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WASHINGTON -- The Senate voted to ban the reinstatement of the Fairness Doctrine, a long-defunct broadcasting regulation that was taken off the books in 1987, by adopting two amendments to the D.C. House Voting Rights Act today.

The amendment sponsored by Sen. Jim DeMint (R-S.C.) would not only ban the Fairness Doctrine, but it would also prohibit the Federal Communications Commission from encouraging broadcasters to air local news and information, children's programming and public safety alerts. The amendment offered by Sen. Richard Durbin (D-Ill.) refocuses the DeMint amendment on the narrow issue of the Fairness Doctrine ban and reaffirms existing law that directs the FCC to promote diversity of media ownership.

Josh Silver, executive director of Free Press, issued the following statement:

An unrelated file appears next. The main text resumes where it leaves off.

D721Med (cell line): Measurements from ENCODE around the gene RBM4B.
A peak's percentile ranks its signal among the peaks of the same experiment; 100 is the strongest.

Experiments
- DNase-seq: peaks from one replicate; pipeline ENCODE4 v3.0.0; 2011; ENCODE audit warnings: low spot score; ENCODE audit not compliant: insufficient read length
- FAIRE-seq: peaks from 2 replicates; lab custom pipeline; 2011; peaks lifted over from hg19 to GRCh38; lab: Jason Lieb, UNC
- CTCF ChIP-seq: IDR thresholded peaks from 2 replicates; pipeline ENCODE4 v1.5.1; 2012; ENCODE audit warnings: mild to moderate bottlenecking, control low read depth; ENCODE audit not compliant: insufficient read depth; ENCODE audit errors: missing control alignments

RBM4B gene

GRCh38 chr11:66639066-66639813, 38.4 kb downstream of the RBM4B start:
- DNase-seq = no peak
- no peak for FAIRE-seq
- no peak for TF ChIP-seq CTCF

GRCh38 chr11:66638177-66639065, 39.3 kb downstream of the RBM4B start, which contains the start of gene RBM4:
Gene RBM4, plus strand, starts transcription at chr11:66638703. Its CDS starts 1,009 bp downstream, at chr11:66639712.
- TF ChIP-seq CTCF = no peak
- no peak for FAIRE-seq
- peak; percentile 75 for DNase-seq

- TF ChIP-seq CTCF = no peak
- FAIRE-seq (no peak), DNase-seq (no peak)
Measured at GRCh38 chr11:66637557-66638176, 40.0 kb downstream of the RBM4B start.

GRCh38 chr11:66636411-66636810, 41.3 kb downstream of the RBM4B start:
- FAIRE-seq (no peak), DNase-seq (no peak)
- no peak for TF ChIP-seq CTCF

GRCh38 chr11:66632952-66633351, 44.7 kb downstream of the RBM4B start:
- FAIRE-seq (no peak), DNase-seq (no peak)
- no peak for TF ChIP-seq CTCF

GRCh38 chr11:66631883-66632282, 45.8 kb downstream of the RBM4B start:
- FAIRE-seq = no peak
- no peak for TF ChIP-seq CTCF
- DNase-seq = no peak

"We applaud Senator Durbin for rejecting the Fairness Doctrine hysterics and reaffirming that all Americans benefit when there is diverse media ownership."

Commenting on the action, NAB Executive Vice President of Media Relations Dennis Wharton issued the following statement:

"NAB applauds today's Senate vote in opposition to the inaptly-named Fairness Doctrine. Diversity of opinion has never been greater than in today's media landscape. We salute President Obama and a bipartisan majority of the Senate for opposing the return of a rule that clearly violated the fundamental free speech rights under which this country was founded."

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